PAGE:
Big news for hockey fans Wednesday: The NHL and dominant sports network ESPN officially announced a seven-year rights deal for showing games in the U.S. across traditional broadcast TV (ABC), cable (ESPN) and streaming platforms (ESPN+ and Hulu).
The agreement represents both a nostalgic reunion and a brave new future in how major sports leagues will structure rights deals. ESPN last carried NHL games during the 2003-04 season, which happens to be the final year of the 23-season Hall of Fame career of Kraken general manager Ron Francis. Fittingly enough, ESPN and ABC will begin airing games this fall for the Kraken's inaugural 2021-22 season.
Seventeen years later, NHL commissioner Gary Bettman and ESPN chairman Jimmy Pitaro were explaining the new agreement is nothing short of groundbreaking and what Bettman called "win-win-win" for the league, Disney-owned ESPN and fans.
"It really is a paradigm-shifting deal," said Pitaro, who also serves a chairman of sports content for Disney. "Our agreement will serve at the model for all sports rights deals in the future because of its cross-platform capabilities and reach. Streaming really is at the heart of this deal."
Bettman acknowledged the growing number of "cord-cutters" (fans discontinuing or never starting subscriptions to cable television) necessitated innovative thinking about how to "give younger fans what they want" and maintaining "linear exposure" on the ABC and ESPN networks. The commissioner said he believes the new agreement is "the best of both worlds."
Here are the impressive and fan-feast details:
- There will be 25 regular-season games on ESPN or ABC for seven seasons, starting this fall. Bettman noted it will be a "consistent schedule" so fans can plan on what days/nights games will be aired.
- ESPN will have rights to early-round playoff series and one conference final each year.
- Four Stanley Cup Final series during the seven-year deal will air on ABC.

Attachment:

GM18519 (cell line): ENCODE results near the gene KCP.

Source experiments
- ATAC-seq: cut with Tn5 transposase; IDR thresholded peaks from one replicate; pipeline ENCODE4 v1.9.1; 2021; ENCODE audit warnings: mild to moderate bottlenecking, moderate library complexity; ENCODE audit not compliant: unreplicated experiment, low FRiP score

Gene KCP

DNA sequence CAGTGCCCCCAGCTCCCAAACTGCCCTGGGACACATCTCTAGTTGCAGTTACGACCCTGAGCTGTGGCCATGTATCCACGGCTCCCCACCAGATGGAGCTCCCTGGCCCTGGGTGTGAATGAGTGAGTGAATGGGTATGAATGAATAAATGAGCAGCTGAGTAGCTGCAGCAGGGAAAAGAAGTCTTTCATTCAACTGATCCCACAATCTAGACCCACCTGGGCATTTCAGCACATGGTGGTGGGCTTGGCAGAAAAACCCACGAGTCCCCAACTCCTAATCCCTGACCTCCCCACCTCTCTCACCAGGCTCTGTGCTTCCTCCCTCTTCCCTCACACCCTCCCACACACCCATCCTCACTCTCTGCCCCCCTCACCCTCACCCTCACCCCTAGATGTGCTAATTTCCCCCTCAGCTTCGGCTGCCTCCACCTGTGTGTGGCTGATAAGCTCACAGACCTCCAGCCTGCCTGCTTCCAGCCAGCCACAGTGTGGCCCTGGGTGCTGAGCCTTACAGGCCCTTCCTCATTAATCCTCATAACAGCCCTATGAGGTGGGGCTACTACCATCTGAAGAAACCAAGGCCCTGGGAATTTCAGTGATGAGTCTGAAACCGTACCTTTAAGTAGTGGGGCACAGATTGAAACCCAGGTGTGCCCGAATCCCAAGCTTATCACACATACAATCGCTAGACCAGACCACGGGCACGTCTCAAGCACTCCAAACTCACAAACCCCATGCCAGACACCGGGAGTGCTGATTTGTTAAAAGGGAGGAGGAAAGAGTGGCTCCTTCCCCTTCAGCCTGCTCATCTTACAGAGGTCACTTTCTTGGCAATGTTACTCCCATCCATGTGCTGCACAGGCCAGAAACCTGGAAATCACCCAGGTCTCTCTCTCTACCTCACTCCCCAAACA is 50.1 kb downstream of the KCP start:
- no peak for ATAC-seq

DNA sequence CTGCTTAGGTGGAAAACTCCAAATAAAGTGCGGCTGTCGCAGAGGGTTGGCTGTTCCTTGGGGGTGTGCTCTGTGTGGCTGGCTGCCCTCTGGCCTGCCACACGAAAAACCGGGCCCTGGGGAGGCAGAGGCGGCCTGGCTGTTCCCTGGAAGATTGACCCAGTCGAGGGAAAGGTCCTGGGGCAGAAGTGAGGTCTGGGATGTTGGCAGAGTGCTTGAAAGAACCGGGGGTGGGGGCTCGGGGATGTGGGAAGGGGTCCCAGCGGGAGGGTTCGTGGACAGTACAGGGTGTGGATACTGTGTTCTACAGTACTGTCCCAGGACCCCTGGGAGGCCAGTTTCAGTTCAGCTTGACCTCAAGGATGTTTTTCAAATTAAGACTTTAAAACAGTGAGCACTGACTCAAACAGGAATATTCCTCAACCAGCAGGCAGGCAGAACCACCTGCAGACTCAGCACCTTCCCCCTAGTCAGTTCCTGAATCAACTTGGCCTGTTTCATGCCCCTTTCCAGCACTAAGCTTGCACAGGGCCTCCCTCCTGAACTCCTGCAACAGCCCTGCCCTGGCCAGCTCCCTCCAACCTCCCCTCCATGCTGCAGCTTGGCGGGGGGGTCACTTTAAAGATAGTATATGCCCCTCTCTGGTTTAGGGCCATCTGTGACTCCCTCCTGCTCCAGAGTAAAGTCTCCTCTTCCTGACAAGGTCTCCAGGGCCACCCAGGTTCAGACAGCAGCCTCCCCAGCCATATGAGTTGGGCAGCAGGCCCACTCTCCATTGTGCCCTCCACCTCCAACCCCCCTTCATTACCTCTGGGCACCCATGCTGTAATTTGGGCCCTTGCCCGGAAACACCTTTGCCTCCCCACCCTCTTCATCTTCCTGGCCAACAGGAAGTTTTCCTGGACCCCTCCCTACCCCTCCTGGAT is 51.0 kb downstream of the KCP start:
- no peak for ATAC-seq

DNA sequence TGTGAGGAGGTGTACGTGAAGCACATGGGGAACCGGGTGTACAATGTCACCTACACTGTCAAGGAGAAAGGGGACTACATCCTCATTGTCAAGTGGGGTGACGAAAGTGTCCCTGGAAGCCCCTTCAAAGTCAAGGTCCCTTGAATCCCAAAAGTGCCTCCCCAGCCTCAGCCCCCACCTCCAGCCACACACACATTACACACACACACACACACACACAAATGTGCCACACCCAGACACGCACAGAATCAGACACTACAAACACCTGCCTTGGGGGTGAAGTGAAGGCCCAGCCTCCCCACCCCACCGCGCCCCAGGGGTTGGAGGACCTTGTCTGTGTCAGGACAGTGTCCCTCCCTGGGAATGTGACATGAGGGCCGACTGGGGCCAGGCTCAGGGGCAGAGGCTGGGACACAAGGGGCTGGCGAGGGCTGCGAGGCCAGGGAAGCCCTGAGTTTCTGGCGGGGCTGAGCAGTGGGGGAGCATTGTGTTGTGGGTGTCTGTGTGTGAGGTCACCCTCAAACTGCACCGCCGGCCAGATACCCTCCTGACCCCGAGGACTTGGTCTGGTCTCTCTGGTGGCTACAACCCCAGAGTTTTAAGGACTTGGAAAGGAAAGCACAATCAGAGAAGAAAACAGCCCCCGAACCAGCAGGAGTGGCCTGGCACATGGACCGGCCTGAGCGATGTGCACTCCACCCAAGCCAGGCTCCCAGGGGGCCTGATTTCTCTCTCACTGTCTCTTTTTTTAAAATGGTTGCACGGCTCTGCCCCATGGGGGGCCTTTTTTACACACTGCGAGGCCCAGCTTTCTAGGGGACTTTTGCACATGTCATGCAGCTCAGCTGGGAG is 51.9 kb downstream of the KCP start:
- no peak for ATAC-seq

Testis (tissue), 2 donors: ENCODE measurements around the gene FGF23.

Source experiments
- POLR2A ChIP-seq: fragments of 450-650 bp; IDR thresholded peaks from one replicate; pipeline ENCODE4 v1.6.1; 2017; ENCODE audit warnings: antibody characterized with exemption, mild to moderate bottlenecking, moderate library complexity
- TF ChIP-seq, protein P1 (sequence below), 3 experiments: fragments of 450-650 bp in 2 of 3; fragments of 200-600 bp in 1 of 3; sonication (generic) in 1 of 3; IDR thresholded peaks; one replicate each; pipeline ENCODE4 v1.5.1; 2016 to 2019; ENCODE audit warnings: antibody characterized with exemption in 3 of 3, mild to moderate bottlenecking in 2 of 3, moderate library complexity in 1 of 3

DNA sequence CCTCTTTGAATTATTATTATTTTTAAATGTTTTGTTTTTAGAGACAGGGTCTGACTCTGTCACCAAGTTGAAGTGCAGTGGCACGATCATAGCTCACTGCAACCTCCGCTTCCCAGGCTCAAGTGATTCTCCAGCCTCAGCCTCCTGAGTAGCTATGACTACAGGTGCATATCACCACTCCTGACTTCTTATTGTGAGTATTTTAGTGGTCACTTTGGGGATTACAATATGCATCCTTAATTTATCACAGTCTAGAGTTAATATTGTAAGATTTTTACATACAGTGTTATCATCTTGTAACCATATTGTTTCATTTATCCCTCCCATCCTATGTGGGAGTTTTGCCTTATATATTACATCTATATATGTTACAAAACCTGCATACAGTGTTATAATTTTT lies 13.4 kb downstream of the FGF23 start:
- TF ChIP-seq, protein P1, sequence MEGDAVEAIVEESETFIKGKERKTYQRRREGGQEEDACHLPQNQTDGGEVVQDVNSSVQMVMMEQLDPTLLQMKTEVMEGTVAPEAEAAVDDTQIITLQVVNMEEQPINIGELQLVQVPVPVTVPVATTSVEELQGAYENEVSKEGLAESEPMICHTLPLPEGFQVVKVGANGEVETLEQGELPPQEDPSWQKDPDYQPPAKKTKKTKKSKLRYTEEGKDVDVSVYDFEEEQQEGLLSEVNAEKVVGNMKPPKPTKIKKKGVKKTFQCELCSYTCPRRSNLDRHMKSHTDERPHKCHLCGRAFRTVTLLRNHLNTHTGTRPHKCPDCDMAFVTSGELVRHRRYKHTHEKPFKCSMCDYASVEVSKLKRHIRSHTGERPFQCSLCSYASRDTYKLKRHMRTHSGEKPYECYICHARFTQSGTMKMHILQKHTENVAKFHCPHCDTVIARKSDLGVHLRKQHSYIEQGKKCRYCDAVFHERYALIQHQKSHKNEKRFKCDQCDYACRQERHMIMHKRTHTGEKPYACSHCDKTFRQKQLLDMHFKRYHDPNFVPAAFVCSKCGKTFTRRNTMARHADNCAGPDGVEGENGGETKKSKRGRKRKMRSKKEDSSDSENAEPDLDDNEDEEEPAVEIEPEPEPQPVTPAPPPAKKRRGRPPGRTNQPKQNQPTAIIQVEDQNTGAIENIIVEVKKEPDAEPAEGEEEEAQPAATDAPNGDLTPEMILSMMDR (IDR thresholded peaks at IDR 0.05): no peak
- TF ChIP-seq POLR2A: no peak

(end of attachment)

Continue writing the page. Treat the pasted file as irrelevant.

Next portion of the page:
- The unprecedented feature of the deal is the ESPN+ and Hulu apps will be the exclusive carriers of 75 ESPN-produced regular-season game telecasts per season.
- The deal includes opening-night games, the NHL All-Star Game and Skills Challenge and other special events.
- International rights in Latin America, the Caribbean and parts of Europe are part of the deal, as are extensive highlight rights for ESPN's digital platforms.
- More than 1,000 additional games per season will stream on ESPN+. These games represent "out-of-market" access for fans who are traveling or don't live in the broadcast region of their favorite teams.
This last deal feature effectively moves league's current out-of-market streaming package (NHL.TV) to ESPN+ as part of its subscription offerings. Pitaro said the overall package of NHL live games turns ESPN+ into a "must-have" for hockey fans and called it "great value" for fans who already subscribe to Hulu. Bettman noted Hulu (39.4 million subscribers) and ESPN+ (12 million) "approaches [the audiences of] cable services" even before an anticipated millions more hockey fans subscribe for the upcoming season.
Pitaro was vocal about Disney/ESPN data indicating the attractive demographics of NHL fans, who skew younger and more tech-savvy than the NFL, NBA and Major League Baseball. When he joined Disney three years ago, Pitaro said getting NHL rights back was a top priority. Fans can expect significantly more NHL programming not only next season but for the remainder of the 2020-21 regular season and Stanley Cup Playoffs.
The NHL and NBC are finishing out a 10-year, $2 billion rights deal this season. Bettman said the ESPN deal took precedence due to the streaming capabilities for ESPN+ and Hulu, but that league leadership will now consider a second, complementary rights deal with NBC and other interested parties, which media reports identify as Fox and CBS.
The ESPN agreement is an encouraging sign for NHL owners and players, considering the revenue losses and salary reductions associated with the COVID-19 pandemic. While Pitaro declined comment about deal value and Bettman only added "we think we've become more valuable over time," both leaders said the Disney and ESPN boards plus the NHL Board of Governors (unanimous approval for the latter) enthusiastically endorsed the agreement. The Athletic's sports business writer Sean Shapiro reported that sources told him the annual rights fee to the NHL is more than $400 million or approximately $2.8 billion over seven years.
"We're each doing something new," said Bettman. "We have a new partner and ESPN has a new sport to cover. We all know ESPN's [coverage] capabilities and we're well aware of its promotional reach. Together I think we can energize the sport and continue to grow our game."